The annual World Economic Forum at Davos provided heads of state and government, businesspeople, academics and members of “civil society” with the opportunity to tackle the world’s most pressing issues at this critical time. We all know that our common home is burning, and that although there are many theories as to what must be done, right now it appears that things will get worse, that the immediate future is uncertain.
The pandemic interrupted the meetings of the global elite at the Swiss resort; for the same reason, this year’s Forum was held in May instead of January. The Russian invasion of Ukraine compounded the problems that were caused or exacerbated by the pandemic. The sudden restart of economies after extensive lockdowns sparked an energy crisis, as the turn toward the “green transition” had prompted a suspension of exploration for new sources of natural gas and oil. The war, and sanctions against Russia, tightened supplies even further, leading to higher prices and inflation. The same results followed disruption in exports of cereals and fertilizers from Russia and Ukraine, even as the climate crisis was causing problems to crops in other parts of the world.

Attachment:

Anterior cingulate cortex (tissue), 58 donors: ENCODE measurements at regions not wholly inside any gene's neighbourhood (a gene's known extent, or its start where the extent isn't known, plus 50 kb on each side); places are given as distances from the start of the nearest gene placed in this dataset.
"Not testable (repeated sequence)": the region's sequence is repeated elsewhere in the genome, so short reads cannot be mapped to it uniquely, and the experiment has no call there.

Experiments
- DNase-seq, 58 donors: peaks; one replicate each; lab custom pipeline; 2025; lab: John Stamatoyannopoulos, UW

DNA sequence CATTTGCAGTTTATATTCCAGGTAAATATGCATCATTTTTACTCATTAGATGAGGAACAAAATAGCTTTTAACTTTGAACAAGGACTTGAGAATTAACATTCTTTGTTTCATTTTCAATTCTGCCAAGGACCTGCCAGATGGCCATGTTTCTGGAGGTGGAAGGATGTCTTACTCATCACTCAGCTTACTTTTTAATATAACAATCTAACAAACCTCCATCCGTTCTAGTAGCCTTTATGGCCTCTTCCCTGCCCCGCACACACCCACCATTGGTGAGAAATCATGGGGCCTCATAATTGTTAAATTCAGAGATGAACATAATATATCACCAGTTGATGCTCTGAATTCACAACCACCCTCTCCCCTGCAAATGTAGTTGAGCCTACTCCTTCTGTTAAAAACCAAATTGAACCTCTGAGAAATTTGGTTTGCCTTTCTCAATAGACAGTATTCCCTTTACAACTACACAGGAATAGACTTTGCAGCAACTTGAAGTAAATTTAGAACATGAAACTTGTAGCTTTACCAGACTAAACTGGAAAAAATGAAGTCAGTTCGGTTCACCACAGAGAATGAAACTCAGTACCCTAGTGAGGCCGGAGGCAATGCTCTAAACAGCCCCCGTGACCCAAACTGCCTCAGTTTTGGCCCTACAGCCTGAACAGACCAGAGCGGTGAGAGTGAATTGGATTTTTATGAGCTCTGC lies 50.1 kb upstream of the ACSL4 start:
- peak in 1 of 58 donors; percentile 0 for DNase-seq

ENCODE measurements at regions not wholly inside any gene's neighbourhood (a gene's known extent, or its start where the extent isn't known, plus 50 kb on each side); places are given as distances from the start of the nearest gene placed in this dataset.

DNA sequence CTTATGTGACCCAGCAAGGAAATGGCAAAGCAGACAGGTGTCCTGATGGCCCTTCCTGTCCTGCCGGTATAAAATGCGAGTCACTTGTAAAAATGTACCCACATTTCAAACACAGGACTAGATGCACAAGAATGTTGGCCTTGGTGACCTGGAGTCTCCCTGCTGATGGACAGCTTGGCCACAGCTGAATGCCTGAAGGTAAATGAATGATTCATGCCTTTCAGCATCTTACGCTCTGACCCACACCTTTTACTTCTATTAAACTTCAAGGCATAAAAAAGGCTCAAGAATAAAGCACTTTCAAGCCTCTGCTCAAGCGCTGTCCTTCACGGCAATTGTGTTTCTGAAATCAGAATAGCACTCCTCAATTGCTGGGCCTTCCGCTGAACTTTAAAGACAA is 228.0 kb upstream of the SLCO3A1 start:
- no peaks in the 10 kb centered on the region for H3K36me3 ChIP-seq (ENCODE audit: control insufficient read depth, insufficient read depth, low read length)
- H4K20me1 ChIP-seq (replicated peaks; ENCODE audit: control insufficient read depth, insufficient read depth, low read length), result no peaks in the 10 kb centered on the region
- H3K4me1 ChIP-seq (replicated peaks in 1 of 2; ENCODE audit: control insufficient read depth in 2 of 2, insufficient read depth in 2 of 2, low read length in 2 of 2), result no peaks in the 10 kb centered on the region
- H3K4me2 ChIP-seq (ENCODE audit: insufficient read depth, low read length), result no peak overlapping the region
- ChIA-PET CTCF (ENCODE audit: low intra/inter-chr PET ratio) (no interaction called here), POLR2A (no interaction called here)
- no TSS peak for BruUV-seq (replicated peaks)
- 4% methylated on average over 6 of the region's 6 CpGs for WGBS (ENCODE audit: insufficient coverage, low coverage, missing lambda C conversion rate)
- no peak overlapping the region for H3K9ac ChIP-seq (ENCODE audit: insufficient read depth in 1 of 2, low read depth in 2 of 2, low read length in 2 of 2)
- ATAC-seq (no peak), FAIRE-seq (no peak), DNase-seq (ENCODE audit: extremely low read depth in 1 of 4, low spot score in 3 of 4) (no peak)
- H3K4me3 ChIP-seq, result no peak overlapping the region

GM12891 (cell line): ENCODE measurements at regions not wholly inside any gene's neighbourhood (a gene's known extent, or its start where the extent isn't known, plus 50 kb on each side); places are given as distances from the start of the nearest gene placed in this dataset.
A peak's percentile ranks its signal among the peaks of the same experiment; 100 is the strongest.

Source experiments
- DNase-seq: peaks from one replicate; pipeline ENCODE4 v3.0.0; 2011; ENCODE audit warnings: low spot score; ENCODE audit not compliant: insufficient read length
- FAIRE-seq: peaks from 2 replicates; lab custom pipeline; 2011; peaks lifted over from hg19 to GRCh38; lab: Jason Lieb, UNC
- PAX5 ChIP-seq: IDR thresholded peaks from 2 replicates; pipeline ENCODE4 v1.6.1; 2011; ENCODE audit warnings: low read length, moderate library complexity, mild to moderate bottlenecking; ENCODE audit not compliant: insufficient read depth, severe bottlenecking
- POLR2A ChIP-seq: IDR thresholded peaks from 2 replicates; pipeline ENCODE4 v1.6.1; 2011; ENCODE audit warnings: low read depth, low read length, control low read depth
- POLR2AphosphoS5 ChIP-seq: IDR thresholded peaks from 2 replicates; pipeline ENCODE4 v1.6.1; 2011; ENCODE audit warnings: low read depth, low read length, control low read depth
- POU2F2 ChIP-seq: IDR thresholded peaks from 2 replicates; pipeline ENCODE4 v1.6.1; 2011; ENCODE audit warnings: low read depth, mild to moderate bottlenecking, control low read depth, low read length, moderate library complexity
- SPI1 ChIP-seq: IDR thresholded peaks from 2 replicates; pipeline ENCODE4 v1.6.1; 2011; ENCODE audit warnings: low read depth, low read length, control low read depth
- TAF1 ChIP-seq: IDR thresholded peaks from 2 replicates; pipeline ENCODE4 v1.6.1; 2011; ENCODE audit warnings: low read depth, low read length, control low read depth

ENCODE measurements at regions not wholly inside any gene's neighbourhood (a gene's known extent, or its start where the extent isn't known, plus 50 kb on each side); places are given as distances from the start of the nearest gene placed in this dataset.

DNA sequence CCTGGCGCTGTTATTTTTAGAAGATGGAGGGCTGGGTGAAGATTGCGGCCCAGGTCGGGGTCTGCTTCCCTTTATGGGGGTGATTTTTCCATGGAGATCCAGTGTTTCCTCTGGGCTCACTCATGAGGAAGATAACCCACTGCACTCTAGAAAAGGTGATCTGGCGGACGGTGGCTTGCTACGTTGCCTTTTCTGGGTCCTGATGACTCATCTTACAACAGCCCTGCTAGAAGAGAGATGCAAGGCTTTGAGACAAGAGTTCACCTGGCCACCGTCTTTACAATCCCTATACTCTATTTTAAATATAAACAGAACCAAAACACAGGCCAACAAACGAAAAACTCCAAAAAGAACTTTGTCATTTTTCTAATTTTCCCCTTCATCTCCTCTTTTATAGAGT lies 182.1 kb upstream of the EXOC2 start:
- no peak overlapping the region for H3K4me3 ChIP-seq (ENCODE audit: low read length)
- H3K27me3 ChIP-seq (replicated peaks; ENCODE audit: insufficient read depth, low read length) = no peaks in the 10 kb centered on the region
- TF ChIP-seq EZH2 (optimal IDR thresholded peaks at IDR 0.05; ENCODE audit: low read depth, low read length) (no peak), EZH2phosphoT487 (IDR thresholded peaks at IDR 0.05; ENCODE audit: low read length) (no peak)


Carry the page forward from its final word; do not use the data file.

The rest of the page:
With all these developments, we may be witnessing “deglobalization,” as countries rush to protect their own production and stocks, supply chains are disrupted, and the weaponization of the dollar in sanctions prompts discussions on whether it might lose its dominance.
The first step toward putting out the multidimensional, global fire would be to end the war in Ukraine. No one seems to know how to do this.
Speaking at the Forum’s closing Thursday, German Chancellor Olaf Scholz declared, “We cannot allow Putin to win this war.” But the most effective way to stop Putin, and to keep him from resorting to nuclear weapons, would be for China to join in, isolating him completely. Yet neither Beijing nor Washington seems ready to adopt a spirit of collaboration.
Through all that was said, and not said, at Davos, it appears that the protagonists of international politics are unable to cooperate to keep things from getting worse very quickly.